Sesame: Faith in a Small Seed

A lignan known as sesamin, found in raw unhulled sesame seeds and its paste tahini has been shown to have powerful antioxidant properties [5]. Lignans generally come packaged within fiber-rich foods, and don’t let the name fool you; because sesamins can also be found in chickpeas, cruciferous vegetables like cabbage, broccoli, and in apricots and strawberries. Though sesame seeds are particularly abundant in this beneficial compound.

 

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How does it work?

Sesamin works indirectly to increase circulating levels of Vitamin E, especially γ-tocopherol and γ-tocotrienol by blocking its degradation; the antioxidant benefits of which are far-reaching. Studies reveal a positive correlation between Vitamin E intake and heart, liver health, eye, brain, and nerve health. Its protective properties are not limited to certain body parts, however . Theoretically, if it’s a tissue that is susceptible to damage, Vitamin E can prevent or reduce that damage.

It has also been shown to preserve bodily stores of Vitamin K; an important factor in blood clotting.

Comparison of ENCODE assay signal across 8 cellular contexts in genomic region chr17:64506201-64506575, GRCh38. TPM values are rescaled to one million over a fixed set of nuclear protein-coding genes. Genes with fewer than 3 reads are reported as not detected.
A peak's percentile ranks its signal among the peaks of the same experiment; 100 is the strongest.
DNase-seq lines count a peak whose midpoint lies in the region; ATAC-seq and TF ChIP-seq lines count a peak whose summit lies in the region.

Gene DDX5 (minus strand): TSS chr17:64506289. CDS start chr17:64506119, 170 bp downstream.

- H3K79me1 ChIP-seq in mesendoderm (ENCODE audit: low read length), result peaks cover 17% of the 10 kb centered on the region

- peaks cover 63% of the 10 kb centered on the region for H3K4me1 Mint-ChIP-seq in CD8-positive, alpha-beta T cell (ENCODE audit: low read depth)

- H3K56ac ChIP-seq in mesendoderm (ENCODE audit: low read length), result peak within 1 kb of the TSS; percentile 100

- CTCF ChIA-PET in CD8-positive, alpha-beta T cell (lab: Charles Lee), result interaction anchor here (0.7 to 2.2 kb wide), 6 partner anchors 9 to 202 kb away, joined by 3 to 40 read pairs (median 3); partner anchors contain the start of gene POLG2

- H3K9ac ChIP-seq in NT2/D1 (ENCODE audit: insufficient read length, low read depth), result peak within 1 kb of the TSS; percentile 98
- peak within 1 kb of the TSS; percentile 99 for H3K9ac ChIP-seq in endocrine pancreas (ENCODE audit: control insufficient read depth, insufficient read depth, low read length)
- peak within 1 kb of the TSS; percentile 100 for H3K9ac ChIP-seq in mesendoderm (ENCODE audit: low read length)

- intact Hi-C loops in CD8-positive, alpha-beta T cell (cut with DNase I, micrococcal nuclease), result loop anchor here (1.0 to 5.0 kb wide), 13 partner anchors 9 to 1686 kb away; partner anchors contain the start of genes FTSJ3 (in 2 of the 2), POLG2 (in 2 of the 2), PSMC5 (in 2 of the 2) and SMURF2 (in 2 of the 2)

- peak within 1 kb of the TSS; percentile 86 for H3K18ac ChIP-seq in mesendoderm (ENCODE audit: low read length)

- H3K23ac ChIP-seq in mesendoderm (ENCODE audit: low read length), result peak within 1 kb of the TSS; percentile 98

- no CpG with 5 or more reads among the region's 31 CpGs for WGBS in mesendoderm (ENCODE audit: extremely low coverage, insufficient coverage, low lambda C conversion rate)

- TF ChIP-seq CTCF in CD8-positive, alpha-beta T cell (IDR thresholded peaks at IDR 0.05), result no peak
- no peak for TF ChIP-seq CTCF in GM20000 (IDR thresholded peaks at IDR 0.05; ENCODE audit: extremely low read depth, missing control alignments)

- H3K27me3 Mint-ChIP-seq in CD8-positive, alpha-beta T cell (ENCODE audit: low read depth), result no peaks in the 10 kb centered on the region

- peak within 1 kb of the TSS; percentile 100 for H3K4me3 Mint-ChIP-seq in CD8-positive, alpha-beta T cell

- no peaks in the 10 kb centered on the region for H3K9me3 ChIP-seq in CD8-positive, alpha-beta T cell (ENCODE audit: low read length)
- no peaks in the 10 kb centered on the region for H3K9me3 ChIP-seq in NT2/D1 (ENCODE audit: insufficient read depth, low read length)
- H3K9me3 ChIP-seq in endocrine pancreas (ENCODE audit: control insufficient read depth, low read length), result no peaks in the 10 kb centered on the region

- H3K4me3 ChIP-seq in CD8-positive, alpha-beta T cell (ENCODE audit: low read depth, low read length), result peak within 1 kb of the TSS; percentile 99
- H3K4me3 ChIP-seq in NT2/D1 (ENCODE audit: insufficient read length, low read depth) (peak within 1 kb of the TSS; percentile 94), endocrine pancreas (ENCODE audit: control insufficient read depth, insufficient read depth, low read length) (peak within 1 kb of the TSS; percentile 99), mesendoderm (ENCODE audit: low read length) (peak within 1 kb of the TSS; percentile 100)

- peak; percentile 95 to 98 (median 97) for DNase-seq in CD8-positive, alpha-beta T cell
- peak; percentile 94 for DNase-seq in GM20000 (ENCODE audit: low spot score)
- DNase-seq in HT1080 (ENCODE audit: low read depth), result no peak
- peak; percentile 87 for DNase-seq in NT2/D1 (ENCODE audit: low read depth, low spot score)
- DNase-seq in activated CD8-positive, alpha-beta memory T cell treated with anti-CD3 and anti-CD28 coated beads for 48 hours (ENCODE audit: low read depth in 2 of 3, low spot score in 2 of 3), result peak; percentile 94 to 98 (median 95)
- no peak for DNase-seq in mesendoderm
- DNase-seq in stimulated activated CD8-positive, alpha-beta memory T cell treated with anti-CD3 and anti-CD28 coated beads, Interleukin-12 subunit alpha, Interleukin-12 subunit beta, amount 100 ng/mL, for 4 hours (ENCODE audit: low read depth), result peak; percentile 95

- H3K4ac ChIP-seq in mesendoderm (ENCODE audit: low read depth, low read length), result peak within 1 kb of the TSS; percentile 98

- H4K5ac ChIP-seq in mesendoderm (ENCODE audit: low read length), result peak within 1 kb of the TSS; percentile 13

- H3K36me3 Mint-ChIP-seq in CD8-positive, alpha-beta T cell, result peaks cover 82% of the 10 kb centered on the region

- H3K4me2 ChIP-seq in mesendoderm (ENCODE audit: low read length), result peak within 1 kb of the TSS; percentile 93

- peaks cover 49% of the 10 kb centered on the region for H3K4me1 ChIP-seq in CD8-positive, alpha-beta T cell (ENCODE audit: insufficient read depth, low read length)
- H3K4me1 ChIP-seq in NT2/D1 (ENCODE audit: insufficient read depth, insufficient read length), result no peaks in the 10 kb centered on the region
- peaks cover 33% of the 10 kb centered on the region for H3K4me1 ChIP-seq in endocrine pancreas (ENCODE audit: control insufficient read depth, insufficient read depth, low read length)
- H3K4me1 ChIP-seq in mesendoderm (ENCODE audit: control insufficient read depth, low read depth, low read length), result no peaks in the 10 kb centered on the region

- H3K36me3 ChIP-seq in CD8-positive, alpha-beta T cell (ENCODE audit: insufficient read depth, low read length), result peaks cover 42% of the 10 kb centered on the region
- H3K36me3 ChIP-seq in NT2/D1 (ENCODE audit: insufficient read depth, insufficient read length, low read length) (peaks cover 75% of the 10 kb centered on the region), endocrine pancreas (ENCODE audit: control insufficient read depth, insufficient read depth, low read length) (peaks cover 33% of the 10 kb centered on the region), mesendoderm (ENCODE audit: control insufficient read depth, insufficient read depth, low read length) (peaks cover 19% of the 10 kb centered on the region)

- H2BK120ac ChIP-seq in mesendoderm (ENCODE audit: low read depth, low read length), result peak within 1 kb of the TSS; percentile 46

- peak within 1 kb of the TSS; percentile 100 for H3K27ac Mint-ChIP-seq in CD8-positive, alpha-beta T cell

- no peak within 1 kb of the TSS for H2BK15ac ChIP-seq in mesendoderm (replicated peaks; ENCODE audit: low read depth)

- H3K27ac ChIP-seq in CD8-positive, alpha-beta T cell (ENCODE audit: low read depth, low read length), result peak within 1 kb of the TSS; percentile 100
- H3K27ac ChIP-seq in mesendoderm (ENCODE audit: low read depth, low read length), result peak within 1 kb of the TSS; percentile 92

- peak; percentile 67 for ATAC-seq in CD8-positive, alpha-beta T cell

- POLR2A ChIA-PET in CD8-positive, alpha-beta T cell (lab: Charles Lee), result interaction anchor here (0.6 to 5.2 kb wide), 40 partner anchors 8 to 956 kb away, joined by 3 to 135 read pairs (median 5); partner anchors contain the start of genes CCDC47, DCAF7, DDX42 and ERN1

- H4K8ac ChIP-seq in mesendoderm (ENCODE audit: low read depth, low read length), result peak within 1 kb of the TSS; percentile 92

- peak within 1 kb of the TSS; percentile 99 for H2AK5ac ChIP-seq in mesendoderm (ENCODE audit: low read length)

When taken in conjunction with these supplements (at varying doses,) its activity may be enhanced:

Fish oil – Sesamin has been shown to boost hepatic fat oxidation when taken alone. Combining it with fish oil reduces the effective dose by half (from 0.5% of the diet to 0/2%) [4].
Alpha-Lipoic Acid – one study shows this combination may have additive effects in improving lipid profiles [3].
Schisandra – this combination has shown to be as effective as milk thistle in aiding liver detoxification, increasing blood flow, and increasing hepatic antioxidant levels over a 5-month period [2].

How much should I take:

Scientific studies have shown the effective dosage to be between 100-150mg of sesamin [1], which can be found in 10-15g (about 1 Tablespoon) of raw sesame seeds.

Possible drug-nutrient interaction:

Sesamin may interfere with enzymes that metabolize certain drugs. If you are taking prescriptions medications, check with your doctor before taking large amounts of sesamin.

References

1- http://www.eurekaselect.com/88561/article

2- http://www.ncbi.nlm.nih.gov/pubmed/18979496

3- http://www.ncbi.nlm.nih.gov/pubmed/22752262

4- http://www.ncbi.nlm.nih.gov/pubmed/16483883

5- http://examine.com/supplements/Sesamin/

 

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